Delisa Johnson and Thema Jackson Give Career Tips on Movie Casting Business

Delisa Johnson and Thema Jackson Give Career Tips on Movie Casting Business
Delisa Johnson and Thema Jackson
When you meet someone for the first time you never know how or when that relationship might take form and blossom. Delisa Johnson and Thema Jackson met on the campus of Chicago State University and took several theater classes together. After graduation, each went their own way and honed their craft. Fast-forward to 2011. The two have since reconnected and are pooling their resources and experiences to cast members in a pilot for a Chicago reality show set in and around a popular South Side restaurant.
What are the qualities of a good casting director?

Delisa Johnson: Being able to spot talent, having good business and negotiating skills, excellent communication, and attention to detail, good memory, and determination — being a go-getter and having a passion for entertainment. 

How many projects have you worked on? Talk about your latest venture.  

DJ: I worked on over 20 plays, two commercials, two movies and a reality show. I have also worked with the National Black Theatre Festival in North Carolina for a few years. I am currently working the reality show, “Chi-Town Diaries,” and the movie Angel. Both projects detail the realities of the streets in Chicago — gangs, gun violence and reconciliation. Also, recently, [I’ve worked on] John Ruffin’s, “All My Single Ladies” [in cast and production].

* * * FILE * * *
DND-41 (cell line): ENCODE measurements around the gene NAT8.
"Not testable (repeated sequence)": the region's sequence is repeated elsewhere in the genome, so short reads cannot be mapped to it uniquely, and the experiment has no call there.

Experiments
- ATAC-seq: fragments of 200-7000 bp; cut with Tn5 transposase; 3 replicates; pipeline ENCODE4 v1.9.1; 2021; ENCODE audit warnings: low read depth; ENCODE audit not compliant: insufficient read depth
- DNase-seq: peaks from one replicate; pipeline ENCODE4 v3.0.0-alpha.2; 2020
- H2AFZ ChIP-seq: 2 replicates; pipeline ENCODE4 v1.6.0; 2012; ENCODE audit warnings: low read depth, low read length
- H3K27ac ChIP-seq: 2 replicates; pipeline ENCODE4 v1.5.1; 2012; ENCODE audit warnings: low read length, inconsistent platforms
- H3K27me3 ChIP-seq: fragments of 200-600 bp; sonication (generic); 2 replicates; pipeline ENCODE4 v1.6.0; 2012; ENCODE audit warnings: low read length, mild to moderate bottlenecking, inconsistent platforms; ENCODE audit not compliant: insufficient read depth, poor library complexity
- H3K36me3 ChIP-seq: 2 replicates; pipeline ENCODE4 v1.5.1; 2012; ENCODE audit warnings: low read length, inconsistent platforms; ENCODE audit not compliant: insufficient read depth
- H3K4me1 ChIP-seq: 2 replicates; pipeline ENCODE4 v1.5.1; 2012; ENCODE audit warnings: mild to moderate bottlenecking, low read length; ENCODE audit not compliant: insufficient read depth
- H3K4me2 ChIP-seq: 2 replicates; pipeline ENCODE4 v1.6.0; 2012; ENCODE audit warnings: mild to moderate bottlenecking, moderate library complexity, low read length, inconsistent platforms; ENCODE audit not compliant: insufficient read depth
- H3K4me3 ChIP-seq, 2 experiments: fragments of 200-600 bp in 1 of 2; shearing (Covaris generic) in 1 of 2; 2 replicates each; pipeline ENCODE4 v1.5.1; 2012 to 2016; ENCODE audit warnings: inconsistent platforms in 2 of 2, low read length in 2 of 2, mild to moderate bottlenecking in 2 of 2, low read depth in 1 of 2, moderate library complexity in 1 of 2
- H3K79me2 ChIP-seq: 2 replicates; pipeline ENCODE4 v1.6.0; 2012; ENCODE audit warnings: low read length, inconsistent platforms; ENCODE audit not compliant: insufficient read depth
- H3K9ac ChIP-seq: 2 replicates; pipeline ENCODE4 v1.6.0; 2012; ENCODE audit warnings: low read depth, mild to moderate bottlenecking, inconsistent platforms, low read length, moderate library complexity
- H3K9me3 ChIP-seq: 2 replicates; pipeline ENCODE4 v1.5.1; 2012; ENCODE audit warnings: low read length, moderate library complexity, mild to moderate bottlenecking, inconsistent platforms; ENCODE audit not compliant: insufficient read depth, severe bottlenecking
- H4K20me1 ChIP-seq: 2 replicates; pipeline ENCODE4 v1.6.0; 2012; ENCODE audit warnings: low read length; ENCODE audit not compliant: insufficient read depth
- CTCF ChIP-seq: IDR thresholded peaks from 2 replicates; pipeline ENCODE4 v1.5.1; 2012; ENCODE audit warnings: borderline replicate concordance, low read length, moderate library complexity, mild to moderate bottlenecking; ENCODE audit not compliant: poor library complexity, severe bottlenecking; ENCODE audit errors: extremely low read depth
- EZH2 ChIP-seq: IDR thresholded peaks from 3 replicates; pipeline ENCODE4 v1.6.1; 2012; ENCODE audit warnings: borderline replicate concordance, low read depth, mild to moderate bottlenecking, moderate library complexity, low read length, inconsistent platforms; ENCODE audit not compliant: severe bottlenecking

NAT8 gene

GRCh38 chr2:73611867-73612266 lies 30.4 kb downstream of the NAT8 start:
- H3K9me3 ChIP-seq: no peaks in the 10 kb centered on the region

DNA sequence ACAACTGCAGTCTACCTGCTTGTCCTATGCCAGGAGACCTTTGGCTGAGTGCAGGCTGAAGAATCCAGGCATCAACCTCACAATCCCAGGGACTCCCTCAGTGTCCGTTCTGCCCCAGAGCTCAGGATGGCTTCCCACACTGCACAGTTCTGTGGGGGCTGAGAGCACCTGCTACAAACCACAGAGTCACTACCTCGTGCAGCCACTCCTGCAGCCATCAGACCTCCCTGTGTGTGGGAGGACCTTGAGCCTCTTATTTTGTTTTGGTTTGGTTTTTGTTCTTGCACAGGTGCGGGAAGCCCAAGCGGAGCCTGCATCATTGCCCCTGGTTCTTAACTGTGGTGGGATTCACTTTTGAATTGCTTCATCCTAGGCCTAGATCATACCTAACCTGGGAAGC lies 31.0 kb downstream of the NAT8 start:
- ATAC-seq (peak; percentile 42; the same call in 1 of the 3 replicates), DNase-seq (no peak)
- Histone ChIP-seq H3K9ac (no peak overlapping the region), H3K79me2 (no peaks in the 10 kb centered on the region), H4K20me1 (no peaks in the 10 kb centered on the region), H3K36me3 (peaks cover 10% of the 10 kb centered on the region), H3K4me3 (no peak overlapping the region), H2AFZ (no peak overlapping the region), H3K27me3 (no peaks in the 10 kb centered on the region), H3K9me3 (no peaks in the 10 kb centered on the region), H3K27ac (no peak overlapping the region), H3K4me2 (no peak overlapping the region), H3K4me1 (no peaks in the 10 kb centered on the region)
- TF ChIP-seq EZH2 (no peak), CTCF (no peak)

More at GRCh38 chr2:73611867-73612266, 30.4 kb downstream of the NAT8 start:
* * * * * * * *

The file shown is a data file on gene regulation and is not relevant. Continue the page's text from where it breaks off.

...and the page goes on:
What type of projects would you turn down? 

Thema Jackson: Nudity and excessive profanity [laughs]. 

What types of classes should one take to prepare for a career as a casting director or assistant?

TJ: Well, there are a couple of classes I would recommend but it’s more so about having specific skill sets. Taking business law [or] accounting courses could help because you sometimes have to assist in negotiating actors’ contracts and develop production budgets. One should also be willing to volunteer as production [or] casting assistants to gain experience with working with talent. This also provides networking opportunities.  

Why do you think there aren’t more blacks in the field?

DJ: This area of entertainment has usually been dominated by white women. I believe that more blacks can be involved with more patience and doing your homework. Putting much needed time in to learning your craft. Sometimes we are not successful because we are too quick to give up. It clearly takes diligence and perseverance and making the right connections.

What advice would you give those who are considering a similar career path?

TJ: Be persistent and aggressive in your desire to be in the profession. Volunteer on productions, at film festivities to gain experience and do a lot of networking. It’s not always about what you know, but who you know. If this is your dream, it’s time to wake up and make it a reality!

tony binns

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